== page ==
Cowles expressed concern, though, to hear that Hart had to go through several steps, and said he would look into the incident.

“I’m glad to hear they gave him his ballot; that’s the good news,” Cowles said.

Central Florida seeing high voter turnout for primary elections

Voting rates are “blowing past” previous years’ totals in Central Florida’s Orange and Seminole counties as big early-voting and mail-voting pushes are giving way to solid election day turnouts.

That’s combined with a report from Florida Secretary of State Ken Detzner that there appear to be no major issues statewide.

“Today is Florida’s Primary Election and I am pleased to report that all polls are open statewide and voters are currently casting ballots in 5,881 precincts,” Detzner said in a written statement. “Polls are open until 7 p.m. and voters in line at 7 p.m. will be able to cast a ballot. Division of Elections staff are communicating with each county Supervisor of Elections throughout the day and we stand ready to provide any needed assistance.”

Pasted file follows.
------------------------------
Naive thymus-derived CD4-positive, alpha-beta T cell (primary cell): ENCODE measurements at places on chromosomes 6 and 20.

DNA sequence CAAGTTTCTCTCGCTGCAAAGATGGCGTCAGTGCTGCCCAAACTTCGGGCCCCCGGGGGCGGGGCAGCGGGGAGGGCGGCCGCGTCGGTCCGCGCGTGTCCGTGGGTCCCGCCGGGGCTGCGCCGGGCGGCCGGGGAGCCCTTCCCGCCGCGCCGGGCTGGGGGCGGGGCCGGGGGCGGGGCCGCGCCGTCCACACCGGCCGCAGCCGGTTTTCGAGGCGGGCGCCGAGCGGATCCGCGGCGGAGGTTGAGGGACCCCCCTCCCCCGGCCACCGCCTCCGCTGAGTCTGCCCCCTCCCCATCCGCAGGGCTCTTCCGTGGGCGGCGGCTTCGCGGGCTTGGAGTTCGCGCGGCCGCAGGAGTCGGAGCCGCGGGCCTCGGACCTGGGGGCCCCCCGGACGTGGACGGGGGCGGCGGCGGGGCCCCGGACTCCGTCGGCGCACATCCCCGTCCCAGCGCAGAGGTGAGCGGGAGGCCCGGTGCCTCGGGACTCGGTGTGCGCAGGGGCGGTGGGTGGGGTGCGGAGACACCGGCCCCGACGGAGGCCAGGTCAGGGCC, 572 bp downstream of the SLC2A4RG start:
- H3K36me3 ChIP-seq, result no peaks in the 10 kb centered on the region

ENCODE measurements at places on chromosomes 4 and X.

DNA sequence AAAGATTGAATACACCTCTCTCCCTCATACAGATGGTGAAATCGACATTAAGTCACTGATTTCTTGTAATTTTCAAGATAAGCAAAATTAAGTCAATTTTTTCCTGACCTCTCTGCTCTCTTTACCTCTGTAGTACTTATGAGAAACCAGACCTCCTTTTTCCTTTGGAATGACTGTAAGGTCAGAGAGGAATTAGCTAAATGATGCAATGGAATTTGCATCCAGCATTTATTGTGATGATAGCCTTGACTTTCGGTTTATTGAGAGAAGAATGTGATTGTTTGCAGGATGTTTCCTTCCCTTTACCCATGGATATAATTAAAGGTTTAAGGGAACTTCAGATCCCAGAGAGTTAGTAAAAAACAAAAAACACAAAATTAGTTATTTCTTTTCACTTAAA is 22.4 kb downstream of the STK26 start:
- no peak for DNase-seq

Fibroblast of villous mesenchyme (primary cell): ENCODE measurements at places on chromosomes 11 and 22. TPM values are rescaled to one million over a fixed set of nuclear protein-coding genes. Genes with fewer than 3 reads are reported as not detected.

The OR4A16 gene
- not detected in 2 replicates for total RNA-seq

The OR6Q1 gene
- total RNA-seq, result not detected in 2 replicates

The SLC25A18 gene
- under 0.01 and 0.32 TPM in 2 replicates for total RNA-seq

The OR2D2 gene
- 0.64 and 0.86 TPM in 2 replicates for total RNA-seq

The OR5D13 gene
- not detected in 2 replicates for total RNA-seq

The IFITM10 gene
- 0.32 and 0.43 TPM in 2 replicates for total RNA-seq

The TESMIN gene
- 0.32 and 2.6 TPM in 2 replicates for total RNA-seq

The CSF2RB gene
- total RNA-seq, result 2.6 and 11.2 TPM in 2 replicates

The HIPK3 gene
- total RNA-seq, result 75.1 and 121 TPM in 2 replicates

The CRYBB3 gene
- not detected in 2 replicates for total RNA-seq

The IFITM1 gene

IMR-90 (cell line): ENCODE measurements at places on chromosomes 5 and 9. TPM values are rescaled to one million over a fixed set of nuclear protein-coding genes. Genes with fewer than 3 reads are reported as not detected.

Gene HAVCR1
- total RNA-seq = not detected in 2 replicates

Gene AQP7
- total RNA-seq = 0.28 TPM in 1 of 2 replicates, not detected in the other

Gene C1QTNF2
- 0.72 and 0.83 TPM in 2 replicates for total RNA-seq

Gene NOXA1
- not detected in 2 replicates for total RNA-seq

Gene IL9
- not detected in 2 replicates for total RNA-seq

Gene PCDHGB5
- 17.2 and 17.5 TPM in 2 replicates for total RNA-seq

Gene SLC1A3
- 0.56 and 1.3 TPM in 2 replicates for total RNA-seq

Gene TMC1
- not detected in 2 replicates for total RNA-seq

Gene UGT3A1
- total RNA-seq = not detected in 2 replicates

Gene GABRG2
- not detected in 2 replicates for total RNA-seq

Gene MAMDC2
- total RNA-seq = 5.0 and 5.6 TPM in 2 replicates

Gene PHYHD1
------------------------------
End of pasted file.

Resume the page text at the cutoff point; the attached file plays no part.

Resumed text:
In Orange County, the total voter turnout by mid-morning Tuesday had already surpassed the primary turnout of 2014, the last gubernatorial election year, and was about to top the primary voter turnout in the 2016 presidential election. It was possibly heading toward 20 percent.

“It’s going well. … We’ve obviously blown past all our numbers of 2014, and we’re now zeroing in on surpassing our 2016 numbers,” said Orange County Supervisor of Elections Bill Cowles.

It was going even better in Seminole County, where Supervisor of Elections Mike Ertel said he’s looking at a possible 25 percent overall turnout.